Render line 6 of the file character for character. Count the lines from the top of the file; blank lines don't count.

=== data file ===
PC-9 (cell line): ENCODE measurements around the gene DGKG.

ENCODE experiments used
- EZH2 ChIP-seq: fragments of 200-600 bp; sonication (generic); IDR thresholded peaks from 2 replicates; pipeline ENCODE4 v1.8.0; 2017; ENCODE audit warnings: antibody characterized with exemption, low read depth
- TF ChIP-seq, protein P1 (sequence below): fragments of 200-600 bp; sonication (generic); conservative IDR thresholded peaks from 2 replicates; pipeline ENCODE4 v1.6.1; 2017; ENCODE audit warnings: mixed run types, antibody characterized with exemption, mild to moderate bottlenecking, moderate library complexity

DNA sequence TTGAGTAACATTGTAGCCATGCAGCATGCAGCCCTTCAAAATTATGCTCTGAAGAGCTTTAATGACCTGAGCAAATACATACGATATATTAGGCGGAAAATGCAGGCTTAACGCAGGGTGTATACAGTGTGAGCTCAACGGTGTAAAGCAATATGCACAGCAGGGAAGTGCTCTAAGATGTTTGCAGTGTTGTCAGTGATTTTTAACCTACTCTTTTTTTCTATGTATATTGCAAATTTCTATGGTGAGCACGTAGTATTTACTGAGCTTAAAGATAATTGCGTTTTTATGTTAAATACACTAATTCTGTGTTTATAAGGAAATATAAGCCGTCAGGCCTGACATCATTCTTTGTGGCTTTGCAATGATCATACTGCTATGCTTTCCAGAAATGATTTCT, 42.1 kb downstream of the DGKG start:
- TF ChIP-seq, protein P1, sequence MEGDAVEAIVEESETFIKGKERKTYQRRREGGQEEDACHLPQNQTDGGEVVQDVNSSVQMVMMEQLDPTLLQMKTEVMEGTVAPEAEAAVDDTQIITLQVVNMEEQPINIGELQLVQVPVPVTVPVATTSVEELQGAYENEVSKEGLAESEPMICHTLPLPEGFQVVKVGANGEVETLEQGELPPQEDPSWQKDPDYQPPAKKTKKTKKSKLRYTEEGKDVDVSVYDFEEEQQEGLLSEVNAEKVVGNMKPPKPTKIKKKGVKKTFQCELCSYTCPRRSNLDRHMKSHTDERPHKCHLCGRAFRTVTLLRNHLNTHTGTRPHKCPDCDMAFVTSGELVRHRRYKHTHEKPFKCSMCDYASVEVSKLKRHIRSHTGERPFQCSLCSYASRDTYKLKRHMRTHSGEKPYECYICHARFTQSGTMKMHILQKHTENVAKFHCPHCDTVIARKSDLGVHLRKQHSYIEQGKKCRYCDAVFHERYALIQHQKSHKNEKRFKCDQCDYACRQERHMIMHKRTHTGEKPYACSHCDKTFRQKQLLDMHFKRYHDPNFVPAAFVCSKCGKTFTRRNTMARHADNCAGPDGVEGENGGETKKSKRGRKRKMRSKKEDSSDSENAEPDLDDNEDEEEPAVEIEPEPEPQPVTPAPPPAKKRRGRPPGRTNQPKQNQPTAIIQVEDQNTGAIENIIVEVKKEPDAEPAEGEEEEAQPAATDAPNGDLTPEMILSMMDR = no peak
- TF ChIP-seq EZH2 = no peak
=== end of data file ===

- TF ChIP-seq, protein P1, sequence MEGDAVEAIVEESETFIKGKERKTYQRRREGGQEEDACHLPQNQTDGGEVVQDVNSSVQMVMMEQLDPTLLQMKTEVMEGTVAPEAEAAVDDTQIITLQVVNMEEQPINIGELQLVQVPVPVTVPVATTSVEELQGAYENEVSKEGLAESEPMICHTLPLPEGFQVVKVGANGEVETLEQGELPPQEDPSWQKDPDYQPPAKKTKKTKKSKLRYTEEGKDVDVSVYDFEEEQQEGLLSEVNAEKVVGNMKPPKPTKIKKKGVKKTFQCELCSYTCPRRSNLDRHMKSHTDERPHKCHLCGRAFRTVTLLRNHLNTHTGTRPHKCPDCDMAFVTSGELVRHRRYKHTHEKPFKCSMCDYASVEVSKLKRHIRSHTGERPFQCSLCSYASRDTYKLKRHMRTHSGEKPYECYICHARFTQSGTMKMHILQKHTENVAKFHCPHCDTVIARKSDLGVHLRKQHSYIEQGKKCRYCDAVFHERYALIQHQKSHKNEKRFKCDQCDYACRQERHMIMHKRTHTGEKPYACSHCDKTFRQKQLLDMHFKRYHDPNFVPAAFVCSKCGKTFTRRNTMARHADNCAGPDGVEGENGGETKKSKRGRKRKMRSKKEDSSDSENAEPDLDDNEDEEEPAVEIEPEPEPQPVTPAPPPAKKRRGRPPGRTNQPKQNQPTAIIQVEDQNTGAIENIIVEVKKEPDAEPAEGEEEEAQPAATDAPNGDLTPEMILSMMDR = no peak